New Orleans after Katrina: Shifting Landscape
"While the weather forecasters emphasized the enormous power of Hurricane Katrina as it headed toward the Gulf Coast, few area residents expected it to ravage their region. In the end, Katrina caused an estimated $200 to $300 billion of property damage across a 300-mile stretch of the Gulf. Inflicting twice as much damage as Hurricane Andrew did in Florida in 1992, previously the nation’s most destructive tropical storm, Katrina swept away entire communities, destroyed more than 62,000 structures, flooded more than 250,000 homes, halted the operations of some 12,000 businesses and claimed more than 1,200 lives. Displacing more than 1 million Americans over a 92,000 square mile area, the storm triggered the largest emergency relief effort in U.S. history.
Nowhere were the effects of this horrific storm more visible than in New Orleans, where three major levee failures resulted in serious flooding affecting 80 percent of the city. The storm and its raging floodwaters added an unimaginable burden to a city that was already experiencing serious environmental, economic, social and governmental problems.
In the days following the hurricane, a number of national policy institutes prepared reports describing pre-storm conditions within the city, the impact of the hurricane and the resulting levee failures and possible recovery strategies. Among the most frequently cited of these studies was a preliminary estimate suggesting that only half of the city’s former residents would return. It prompted a number of planners and policymakers to advocate a “planned shrinkage” approach to creating a more compact, more efficient and less flood-prone city. (...)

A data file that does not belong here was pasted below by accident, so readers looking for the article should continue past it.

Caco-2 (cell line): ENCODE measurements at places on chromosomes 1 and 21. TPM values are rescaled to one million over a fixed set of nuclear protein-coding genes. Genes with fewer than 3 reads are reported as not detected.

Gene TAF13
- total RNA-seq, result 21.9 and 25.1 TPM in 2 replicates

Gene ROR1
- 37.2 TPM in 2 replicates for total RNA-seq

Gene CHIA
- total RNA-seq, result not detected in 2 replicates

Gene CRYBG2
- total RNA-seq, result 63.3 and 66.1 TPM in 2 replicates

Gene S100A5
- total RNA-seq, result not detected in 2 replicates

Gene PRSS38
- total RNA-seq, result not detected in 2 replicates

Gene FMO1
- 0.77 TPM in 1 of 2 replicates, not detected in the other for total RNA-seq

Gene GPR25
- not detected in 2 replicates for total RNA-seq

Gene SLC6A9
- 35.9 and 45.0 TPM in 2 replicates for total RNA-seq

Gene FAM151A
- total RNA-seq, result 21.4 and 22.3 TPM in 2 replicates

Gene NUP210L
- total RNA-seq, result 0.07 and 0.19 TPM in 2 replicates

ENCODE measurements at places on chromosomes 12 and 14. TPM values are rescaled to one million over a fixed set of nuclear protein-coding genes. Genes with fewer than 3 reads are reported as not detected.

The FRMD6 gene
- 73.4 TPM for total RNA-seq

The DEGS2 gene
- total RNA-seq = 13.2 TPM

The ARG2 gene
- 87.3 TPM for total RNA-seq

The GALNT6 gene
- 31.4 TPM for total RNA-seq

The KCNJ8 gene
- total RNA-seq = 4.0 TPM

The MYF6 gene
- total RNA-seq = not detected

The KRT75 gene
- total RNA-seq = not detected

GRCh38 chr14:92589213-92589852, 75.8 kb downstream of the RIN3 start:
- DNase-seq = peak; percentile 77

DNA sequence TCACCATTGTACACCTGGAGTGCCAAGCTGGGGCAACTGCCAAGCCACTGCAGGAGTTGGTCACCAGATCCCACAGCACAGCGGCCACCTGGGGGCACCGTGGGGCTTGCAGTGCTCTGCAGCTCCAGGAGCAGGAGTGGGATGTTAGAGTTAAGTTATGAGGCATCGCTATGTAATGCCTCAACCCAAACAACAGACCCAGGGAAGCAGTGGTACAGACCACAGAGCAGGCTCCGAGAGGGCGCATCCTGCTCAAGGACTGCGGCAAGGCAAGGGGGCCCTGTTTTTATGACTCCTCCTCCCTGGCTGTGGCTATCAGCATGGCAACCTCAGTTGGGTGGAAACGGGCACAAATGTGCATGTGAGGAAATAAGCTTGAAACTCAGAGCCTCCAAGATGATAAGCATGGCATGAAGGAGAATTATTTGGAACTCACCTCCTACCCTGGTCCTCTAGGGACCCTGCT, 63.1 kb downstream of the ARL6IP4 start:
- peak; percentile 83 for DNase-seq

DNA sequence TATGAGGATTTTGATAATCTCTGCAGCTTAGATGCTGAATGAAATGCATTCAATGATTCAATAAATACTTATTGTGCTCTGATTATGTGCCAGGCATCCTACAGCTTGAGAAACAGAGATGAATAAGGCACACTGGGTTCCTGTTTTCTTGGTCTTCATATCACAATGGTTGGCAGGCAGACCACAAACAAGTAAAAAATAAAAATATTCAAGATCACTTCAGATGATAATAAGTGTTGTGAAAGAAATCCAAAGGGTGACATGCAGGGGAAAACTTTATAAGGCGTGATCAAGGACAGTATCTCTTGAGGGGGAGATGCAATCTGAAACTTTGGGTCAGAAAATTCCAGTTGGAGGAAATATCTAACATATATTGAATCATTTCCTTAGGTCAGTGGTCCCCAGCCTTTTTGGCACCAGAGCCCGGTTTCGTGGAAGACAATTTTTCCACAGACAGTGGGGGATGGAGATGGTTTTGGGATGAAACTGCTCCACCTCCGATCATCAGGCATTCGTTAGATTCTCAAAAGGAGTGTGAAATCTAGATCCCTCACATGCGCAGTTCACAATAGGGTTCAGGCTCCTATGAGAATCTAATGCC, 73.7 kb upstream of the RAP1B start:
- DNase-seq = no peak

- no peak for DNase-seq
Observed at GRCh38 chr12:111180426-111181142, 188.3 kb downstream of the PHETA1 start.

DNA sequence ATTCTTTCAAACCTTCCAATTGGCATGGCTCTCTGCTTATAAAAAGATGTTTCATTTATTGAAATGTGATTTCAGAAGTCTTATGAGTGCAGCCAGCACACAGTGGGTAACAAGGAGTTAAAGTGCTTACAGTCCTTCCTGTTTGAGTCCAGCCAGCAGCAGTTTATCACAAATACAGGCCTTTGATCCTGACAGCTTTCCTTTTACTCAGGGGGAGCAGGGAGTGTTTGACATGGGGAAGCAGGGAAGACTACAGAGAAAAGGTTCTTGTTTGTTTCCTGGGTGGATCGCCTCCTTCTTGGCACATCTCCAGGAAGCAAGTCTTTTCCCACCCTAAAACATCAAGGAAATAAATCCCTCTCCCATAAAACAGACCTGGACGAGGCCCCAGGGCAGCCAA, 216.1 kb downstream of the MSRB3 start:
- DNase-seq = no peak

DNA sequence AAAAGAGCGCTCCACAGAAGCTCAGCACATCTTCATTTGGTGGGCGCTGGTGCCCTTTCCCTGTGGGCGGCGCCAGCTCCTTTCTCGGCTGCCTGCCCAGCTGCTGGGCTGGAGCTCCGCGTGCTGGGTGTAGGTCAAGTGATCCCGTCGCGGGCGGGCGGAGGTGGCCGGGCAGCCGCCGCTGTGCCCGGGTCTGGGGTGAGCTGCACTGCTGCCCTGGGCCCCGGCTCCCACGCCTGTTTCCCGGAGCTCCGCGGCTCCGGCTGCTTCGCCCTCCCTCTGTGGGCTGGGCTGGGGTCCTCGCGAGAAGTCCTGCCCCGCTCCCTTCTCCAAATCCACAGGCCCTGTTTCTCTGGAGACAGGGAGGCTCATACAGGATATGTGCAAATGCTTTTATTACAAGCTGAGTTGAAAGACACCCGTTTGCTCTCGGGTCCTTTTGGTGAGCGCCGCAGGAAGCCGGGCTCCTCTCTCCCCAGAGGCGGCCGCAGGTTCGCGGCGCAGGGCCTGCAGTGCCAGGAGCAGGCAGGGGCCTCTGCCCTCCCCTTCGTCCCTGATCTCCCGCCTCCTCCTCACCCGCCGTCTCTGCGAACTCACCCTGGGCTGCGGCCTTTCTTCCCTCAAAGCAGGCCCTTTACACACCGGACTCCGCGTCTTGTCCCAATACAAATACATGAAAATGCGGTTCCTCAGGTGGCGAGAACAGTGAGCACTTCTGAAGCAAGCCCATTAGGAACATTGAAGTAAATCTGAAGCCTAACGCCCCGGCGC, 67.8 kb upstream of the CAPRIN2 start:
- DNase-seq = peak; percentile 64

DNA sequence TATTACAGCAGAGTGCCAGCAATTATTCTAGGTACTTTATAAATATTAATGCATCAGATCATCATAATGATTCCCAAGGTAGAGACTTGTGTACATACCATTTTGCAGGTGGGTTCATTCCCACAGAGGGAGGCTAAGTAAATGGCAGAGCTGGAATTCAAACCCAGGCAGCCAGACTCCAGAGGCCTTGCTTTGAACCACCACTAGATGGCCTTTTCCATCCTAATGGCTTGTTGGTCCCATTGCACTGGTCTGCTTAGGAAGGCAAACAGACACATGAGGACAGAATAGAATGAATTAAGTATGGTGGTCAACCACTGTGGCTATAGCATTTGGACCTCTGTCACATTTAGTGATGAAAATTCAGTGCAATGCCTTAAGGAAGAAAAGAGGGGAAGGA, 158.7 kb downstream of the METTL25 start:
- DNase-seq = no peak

The federal and state governments’ investments over the past 50 years in flood control, wetland reclamation and highway construction have led to the rapid growth of the suburbs outside New Orleans, while out-migration by middle-class, white families caused the city’s population to decline and led to residential segregation previously not seen within the city. Historically it had been among the most mixed cities in the nation in terms of race and income, due largely to the physical barriers to expansion imposed by the wetlands surrounding the city.
What New Orleans residents need and deserve is not simply a blueprint to restore the city to its former status, but a visionary plan to transform it into a more vibrant, sustainable and equitable city (...)."
- - - - - - - - - -
photo via Huffington Post